100% of those females will go through the menopause.
So why do we know so little about it? Why does it remain a conversational taboo?
Even amongst women we don’t speak about it openly enough, let alone talking to the men in our lives. Heaven forbid!
Yet every one of those 100% of women will have a male in their lives – a partner, a husband, a brother, a son, a boss, a colleague, a friend – who will be as confused about what is happening to the woman they care about as the woman herself feels.
That’s why I am on a mission to put the ‘men’ back into the menopause by taking them with us on our journey.
It has to be a long-term plan, though. Like any social taboo, it’s not going to change overnight; we all have to be prepared to dig in and stay the course in creating an environment where there is greater understanding and less embarrassment.
Because, let’s face it, it’s embarrassment that stops us speaking about it. You say the word “menopause” in front of most guys and they are like a rat up a drainpipe! If you want to get rid of them, it’s almost guaranteed to clear a room.
I felt that embarrassment so keenly when I learnt about my menopause.
I was about 19. Yes, I was still a teenager when my body ‘failed’ me and my menopause began. I use the word fail because that’s how I felt when I was finally diagnosed at 32. At the time, I was trying – unsuccessfully – for a baby.
The years I had spent going backwards and forwards to various GPs, with horrific periods and other symptoms, had never once yielded a conversation about the possibility of menopause, let alone tests for it.
What the benefit of hindsight allowed me to realise was that the menopause had been nowhere in my thinking. I knew practically nothing about something that was certain to happen to me. That seems insane when I think about it now. I was in no way prepared or informed about it – so no wonder I couldn’t recognise the signs in my own body. I had no clue what they were!
Then, when I did know, I was totally lost and confused. Also ashamed. Goodness, was I ashamed. I felt like I had no-one to talk to, despite my loving family and amazing circle of friends. Why? Because no-one I knew could relate to what I was going through in coping with both my diagnosis and the resultant childlessness that had suddenly been thrust upon me. Yet, more than that, it wasn’t a topic that got spoken about anywhere in my life. It had been touched upon briefly when my mum went through hers – which, ironically, turned out to be at the same time I was going through mine – but even then it barely got mentioned. This was partly because her symptoms were (thankfully) less severe than many, but mostly because it just wasn’t something that got talked about. And we were an open family.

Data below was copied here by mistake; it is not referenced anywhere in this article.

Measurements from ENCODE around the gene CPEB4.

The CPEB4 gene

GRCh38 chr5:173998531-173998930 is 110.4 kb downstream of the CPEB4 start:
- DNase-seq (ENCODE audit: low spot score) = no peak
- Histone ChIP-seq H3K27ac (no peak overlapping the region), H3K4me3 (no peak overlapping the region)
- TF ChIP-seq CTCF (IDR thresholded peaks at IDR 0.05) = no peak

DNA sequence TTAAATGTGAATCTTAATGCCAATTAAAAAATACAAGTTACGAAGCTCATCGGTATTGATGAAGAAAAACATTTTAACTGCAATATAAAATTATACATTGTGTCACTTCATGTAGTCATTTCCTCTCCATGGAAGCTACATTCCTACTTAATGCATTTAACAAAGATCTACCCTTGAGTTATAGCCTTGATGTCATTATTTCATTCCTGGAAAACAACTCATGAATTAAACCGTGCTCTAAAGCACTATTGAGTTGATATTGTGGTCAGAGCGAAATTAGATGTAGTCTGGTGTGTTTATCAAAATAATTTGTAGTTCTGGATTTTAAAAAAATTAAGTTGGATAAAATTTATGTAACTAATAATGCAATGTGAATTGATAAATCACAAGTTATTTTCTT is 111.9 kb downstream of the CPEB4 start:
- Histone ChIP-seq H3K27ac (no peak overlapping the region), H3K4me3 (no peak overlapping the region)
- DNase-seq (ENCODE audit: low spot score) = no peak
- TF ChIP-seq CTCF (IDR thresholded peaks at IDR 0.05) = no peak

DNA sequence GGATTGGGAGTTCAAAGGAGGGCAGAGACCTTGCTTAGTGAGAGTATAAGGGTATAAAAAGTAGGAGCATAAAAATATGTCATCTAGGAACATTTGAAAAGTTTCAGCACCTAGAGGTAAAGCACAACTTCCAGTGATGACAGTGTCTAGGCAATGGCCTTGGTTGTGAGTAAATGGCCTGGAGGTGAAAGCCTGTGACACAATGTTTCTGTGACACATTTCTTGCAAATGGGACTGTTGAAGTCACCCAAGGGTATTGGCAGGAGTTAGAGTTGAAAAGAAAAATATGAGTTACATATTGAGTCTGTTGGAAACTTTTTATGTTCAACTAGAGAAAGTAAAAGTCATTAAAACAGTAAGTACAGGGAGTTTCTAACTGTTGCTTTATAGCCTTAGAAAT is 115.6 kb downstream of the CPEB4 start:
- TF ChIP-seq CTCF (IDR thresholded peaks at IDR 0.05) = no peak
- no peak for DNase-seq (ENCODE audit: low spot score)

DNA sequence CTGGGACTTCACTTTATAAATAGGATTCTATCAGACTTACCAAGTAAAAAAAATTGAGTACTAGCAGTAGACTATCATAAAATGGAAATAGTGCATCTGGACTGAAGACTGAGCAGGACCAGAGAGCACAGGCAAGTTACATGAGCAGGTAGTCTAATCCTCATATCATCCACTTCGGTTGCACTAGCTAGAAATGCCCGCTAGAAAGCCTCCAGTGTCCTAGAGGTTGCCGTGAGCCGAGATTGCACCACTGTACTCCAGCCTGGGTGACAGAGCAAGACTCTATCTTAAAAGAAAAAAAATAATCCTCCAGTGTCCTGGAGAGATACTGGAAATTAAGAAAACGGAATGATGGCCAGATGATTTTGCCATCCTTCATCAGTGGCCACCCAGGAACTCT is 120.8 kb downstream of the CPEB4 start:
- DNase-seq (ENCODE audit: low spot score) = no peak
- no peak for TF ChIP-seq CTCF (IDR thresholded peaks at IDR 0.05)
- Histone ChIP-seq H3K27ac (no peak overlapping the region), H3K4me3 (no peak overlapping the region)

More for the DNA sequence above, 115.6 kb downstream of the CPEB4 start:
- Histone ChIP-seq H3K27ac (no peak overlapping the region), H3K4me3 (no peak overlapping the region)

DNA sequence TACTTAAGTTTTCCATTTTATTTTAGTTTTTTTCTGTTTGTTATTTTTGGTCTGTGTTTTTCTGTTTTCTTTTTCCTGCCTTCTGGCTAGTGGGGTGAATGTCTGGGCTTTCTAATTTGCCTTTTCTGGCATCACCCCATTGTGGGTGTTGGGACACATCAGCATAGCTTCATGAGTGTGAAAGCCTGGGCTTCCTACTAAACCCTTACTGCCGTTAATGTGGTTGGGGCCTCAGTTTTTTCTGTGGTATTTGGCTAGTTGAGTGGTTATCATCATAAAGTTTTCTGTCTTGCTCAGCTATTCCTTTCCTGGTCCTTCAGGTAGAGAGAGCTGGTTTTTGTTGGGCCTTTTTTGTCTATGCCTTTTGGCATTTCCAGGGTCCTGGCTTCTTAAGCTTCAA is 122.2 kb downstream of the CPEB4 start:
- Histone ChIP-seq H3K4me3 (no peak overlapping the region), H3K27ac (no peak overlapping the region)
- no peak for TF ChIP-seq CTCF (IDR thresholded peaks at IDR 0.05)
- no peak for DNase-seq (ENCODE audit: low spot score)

So when I went through my experience, I felt totally isolated. So I shoved down my feelings and just soldiered on. In the words of Julia Roberts in Pretty Woman, “Big mistake. Big. Huge.”. That decision came back and bit me hard several years later when other grief in my life surfaced the devastation my menopause had caused me.
Therein lies the truth – far from just a physical change, the menopause is an emotional upheaval. That is a significant part of what we need to ensure women are better prepared for and able to discuss with those around them.
It’s important to also put into context that when the menopause happens at the average age of 51, it can coincide with children leaving home and elderly parents needing greater support; it can already be a challenging time in life. We need to be overtly supporting women.
So, where is the best place to start breaking down those barriers and ‘normalising’ the menopause conversation?
I firmly believe that it is at school. Bear with me here.
Children are so much more open to learning, perceive less reasons to be embarrassed and are, let’s be honest, more accepting and less judgy.
When we start talking to children about their bodies, about sex education and tell them about the 3Ps – puberty, periods and pregnancy – we need to also explain what happens at the other end of that cycle of life. They need to see the whole picture, not just a part.
If we put the menopause on the mental map of our children, they will view it as part of life. A natural thing. I want to see the day when children are comfortably asking their elders questions about the menopause.
Only then will we take away the fear, phobias and embarrassment – surely we all want that for our kids?
Carolyn Hobdey is the author of ‘All The Twats I Met Along The Way’ and founder of the Redefining SELFISH community. She lived a life of shame and blame so is now passionate about pioneering new ways of thinking to ensure we live without guilt and regrets. As CEO of MayDey Ltd, Carolyn is a regular speaker and media commentator on issues of toxic relationships, self-esteem, women’s health (including the menopause), selfishness, narcissism and many other imperative, topical women’s issues.
With over 20 years spent as an award-winning Human Resources professional in some of the world’s largest employers, Carolyn earned a seat at the boardroom table leading internationally recognisable brands. En route, she gained a Masters in Lean Operations at Cardiff University where she was the first HR specialist to undertake the course and became the winner of the inaugural Sir Julian Hodge Prize for Logistics, Operations & Manufacturing.
Carolyn lives in Harrogate and enjoys boxing, dancing and socialising with friends.